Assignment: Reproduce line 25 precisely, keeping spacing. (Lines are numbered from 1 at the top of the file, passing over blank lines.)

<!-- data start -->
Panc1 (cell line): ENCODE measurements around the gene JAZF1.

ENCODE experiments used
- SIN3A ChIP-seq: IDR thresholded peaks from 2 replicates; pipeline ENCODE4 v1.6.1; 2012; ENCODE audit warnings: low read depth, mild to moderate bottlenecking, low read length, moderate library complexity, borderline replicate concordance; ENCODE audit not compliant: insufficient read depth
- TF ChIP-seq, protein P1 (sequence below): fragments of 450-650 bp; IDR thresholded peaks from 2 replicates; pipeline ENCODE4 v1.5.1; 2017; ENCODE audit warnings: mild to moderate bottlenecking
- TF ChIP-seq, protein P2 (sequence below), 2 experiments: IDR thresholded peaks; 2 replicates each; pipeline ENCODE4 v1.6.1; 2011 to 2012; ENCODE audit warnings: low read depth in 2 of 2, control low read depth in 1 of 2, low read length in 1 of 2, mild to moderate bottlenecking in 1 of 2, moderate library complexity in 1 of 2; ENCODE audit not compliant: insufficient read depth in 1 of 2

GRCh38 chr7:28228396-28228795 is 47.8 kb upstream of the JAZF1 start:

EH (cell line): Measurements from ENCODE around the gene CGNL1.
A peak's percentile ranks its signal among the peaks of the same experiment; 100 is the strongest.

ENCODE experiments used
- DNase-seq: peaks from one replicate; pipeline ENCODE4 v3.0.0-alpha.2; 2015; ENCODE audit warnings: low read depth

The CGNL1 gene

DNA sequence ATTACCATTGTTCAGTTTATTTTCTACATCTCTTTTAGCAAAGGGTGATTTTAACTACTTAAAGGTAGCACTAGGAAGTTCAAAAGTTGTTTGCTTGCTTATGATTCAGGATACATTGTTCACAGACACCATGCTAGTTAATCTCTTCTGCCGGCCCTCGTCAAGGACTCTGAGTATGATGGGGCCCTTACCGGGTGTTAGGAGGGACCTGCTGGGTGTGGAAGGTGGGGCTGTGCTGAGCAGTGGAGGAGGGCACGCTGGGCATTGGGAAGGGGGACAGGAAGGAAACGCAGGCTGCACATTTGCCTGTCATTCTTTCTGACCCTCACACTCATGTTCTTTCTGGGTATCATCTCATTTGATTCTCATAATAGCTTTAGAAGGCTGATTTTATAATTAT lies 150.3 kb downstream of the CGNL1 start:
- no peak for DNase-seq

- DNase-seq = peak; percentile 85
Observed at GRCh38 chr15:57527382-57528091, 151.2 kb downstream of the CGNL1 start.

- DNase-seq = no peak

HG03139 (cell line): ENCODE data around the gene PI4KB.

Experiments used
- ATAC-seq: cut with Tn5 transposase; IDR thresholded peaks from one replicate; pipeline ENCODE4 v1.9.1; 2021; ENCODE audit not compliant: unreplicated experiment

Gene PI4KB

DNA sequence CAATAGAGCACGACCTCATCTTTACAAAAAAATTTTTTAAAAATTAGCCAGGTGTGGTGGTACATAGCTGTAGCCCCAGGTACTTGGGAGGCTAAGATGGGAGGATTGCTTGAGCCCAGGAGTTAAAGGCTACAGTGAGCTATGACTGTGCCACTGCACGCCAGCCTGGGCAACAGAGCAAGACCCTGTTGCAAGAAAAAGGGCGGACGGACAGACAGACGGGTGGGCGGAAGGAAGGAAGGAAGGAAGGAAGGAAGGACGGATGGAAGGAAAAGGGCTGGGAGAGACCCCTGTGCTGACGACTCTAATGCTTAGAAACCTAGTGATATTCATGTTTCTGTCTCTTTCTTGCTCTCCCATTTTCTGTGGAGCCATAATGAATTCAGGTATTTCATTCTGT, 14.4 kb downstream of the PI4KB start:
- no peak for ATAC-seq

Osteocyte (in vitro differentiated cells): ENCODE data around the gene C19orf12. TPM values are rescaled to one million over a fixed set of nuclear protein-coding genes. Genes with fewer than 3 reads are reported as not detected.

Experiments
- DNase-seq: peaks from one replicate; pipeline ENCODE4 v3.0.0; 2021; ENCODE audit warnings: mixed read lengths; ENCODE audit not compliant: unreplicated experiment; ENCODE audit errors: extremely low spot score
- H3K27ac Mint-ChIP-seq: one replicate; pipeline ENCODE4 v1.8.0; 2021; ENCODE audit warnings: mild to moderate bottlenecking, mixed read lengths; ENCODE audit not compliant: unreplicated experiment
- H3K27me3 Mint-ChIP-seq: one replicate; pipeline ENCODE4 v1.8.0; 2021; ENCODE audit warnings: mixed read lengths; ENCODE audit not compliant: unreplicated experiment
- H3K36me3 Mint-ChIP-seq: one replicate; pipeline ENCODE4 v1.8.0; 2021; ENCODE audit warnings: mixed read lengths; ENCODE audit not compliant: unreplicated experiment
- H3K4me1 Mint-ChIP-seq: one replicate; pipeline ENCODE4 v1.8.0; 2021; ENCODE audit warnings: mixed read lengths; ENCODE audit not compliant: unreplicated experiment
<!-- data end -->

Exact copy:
- DNase-seq: peaks from one replicate; pipeline ENCODE4 v3.0.0; 2021; ENCODE audit warnings: mixed read lengths; ENCODE audit not compliant: unreplicated experiment; ENCODE audit errors: extremely low spot score